Saturday, October 21, 2017

Development

Powering Your Private Island – The Basics

The solitude and dreamy isolation offered by private islands are part of their allure, but feeling far away from the cares of civilization may also mean being cut off from the mainland power grid. When connecting to a central power supply is prohibitively expensive or altogether impossible, there are many creative options for the enterprising island owner.

Solar Power

(Image of Nukubati Resort Courtesy of Vladi Private Islands)

With the aim of providing clean, silent electricity by harnessing the sun’s natural rays, solar power generators are becoming more common for non-industrial applications every year. Barring a few exceptions, solar energy is mainly suitable for southern regions, which typically have a high level of “insolation”, or incident solar radiation. According to NASA, the Caribbean, Central America, and Australia have some of the highest levels of exposure.

A solar energy system for a private island will consist of an array of flat panels, also called photovoltaic cells, which capture a percentage (5-15%) of the sun’s energy. Smaller personal systems will usually store this energy by charging a series of batteries connected to the electrical grid, and a back-up power source such as a generator will automatically take over if the batteries are exhausted.  Several well-known islands successfully use solar power for most or all of their needs– Little Hall’s Pond Cay, owned by Johnny Depp, and Nukabati Resort in Fiji.

Wind Power

(Image Sourced from www.wikipedia.com)


Despite their futuristic appearance, wind turbines are actually some of the oldest power generators on earth – as early as 200 BCE, windmills were in use throughout Persia. An updated version of this ancient technology, modern turbines convert the wind’s kinetic energy into mechanical energy through the movement of blades on the turbine. This rotational energy is then turned into electricity by the turbine’s generator, and then stored for later use, most often in a complex of batteries.


Wind generators can be small enough to power an iPod, or large enough to cover most power needs for an island resort. As with solar power, however, a back-up source like a generator is necessary should nature not cooperate. Although not as common on private islands as solar power, wind may be catching on – Peter Island, a luxury resort in the British Virgin Islands, has recently pioneered a wind-power project using two turbines on the island’s coast.

Geothermal Pumps

(Image of Nevis Copyright Aaron Vos)

Known as a ground source heat pump (GSHP), the earth’s capacity to generate and/or absorb heat can be used in an environmentally-friendly central heating and cooling system. Similar in appearance to a refrigerator, GSHPs use a heat pump to  either transfer warmth from the ground into a home’s air, or remove warm air (like an air conditioner) and force it into the ground. Heat pumps are considered one of the most efficient ways of generating hot water, and, consuming a small amount of electricity relative to their output, are very cost-effective after the initial investment.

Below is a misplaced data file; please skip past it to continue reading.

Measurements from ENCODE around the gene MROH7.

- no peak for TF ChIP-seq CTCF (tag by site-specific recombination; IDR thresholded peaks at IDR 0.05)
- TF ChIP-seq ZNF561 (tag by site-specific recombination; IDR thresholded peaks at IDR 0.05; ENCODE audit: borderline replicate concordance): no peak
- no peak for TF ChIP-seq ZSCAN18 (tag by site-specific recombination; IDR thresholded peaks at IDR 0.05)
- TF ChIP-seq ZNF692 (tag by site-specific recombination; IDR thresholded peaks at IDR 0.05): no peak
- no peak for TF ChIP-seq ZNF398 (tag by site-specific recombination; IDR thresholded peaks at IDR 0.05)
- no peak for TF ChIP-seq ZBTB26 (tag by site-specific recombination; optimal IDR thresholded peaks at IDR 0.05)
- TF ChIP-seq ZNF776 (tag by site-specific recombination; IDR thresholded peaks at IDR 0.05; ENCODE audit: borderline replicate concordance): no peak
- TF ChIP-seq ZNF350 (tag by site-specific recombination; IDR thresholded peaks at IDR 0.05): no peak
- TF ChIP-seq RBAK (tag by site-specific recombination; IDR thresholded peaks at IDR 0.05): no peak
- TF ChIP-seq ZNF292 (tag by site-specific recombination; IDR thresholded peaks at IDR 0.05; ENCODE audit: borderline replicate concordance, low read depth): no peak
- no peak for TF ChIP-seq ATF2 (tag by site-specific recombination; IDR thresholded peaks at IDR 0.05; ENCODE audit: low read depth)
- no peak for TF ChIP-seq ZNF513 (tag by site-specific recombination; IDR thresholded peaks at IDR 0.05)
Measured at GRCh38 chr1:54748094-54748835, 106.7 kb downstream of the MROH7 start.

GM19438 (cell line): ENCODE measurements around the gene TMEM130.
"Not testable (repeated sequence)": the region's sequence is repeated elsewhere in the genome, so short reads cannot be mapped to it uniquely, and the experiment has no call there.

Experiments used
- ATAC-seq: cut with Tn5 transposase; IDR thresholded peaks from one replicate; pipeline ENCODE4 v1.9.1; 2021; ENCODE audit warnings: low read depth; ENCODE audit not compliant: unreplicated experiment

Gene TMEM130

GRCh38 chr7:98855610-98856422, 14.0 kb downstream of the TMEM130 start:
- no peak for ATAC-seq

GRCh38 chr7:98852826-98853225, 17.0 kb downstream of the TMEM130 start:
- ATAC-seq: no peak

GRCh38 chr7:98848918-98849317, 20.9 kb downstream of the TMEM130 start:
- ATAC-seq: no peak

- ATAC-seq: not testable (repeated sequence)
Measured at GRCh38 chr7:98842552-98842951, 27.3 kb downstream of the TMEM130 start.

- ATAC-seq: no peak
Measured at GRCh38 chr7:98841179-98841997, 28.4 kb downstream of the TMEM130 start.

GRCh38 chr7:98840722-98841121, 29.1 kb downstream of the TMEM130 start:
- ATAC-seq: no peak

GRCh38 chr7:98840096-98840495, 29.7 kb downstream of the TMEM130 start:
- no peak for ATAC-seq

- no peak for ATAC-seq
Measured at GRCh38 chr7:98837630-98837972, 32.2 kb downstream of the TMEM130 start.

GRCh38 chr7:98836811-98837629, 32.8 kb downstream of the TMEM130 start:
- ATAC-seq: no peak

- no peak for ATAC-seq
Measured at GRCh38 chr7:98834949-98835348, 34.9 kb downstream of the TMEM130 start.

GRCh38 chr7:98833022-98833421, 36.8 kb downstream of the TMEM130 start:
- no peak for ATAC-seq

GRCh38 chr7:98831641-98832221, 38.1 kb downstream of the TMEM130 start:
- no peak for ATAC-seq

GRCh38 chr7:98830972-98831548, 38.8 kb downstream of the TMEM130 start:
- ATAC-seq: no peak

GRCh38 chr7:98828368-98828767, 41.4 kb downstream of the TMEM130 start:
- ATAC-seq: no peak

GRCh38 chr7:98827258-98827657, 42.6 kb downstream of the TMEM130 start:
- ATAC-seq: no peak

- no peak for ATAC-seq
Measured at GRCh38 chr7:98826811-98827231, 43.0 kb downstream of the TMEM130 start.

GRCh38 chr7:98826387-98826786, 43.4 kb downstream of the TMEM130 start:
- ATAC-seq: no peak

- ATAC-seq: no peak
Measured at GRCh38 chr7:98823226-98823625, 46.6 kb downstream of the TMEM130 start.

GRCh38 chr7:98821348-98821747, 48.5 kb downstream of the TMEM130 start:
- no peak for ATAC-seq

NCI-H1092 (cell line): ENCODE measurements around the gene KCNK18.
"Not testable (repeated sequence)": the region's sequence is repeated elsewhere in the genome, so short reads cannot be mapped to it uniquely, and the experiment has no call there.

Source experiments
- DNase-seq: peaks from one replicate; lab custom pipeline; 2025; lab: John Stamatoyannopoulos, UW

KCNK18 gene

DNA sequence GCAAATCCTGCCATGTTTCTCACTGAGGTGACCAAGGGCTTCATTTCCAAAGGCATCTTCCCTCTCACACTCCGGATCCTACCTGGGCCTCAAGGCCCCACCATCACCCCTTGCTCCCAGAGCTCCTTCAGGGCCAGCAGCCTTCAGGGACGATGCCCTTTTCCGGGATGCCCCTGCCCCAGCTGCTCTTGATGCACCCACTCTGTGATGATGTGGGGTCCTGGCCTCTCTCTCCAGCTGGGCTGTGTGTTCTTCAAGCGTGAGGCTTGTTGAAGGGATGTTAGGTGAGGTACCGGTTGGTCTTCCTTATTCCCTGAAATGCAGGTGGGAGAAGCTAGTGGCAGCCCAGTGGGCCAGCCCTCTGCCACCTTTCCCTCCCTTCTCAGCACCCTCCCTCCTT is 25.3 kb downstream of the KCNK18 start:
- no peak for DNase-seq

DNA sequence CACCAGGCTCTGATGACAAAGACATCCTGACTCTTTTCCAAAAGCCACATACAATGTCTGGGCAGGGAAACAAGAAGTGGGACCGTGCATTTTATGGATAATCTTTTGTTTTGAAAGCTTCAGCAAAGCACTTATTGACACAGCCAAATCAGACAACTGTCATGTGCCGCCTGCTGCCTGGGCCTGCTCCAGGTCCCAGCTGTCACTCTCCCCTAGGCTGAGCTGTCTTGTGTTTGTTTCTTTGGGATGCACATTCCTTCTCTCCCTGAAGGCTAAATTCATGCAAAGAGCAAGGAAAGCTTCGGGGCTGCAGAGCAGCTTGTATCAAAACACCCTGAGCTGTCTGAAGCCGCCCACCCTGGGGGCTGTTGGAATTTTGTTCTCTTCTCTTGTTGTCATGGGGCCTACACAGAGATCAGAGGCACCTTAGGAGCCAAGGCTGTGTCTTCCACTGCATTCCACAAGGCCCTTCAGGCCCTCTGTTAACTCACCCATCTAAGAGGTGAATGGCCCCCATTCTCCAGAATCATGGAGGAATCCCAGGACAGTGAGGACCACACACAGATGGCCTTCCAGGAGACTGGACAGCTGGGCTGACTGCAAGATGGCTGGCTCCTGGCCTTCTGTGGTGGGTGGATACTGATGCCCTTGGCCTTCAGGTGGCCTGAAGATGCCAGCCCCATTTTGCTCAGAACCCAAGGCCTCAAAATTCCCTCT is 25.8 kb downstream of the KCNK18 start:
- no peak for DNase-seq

While still a somewhat uncommon technology, geothermal power has been in development for decades and is far from speculative – Iceland famously uses geothermal energy to run much of the country’s electrical grid, and projects have proven to be successful in Hawaii, Japan, and the island of Nevis in the West Indies. While the current personal uses are mostly limited to providing heating and cooling of a home’s air and water, geothermal energy may someday emerge as a viable method for creating home electricity, too.


(Image of Pakatoa Courtesy of Vladi Private Islands)

 

Diesel Generators

The most conventional power source on this list, diesel generators are based on a century-old German technology that allows for the conversion of fuel into power through compression and heat. Relative to generators that use other fuel sources like natural gas or gasoline, diesel generators are the most efficient method of conversion and consequently, are relatively cost-effective, with fuel consumption as the primary expense.

These generators, ranging from 8  to 30 kW for non-industrial use, are commonly employed across the world as a back-up power source when the main grid fails, such as in severe storms or technical malfunctions. In the case of private islands or other remote locations, they can be used as a main source of electricity and heat: for example, all of the electricity on Trinity Island in Greece is provided by diesel generators, as is that for the island of Pakatoa in New Zealand.

Further resources:

http://www.omafra.gov.on.ca/english/engineer/facts/03-047.htm

http://www.solar-facts-and-advice.com/

http://oee.nrcan.gc.ca/publications/infosource/pub/home/Heating_and_Cooling_with_a_Heat_Pump_Section4.cfm

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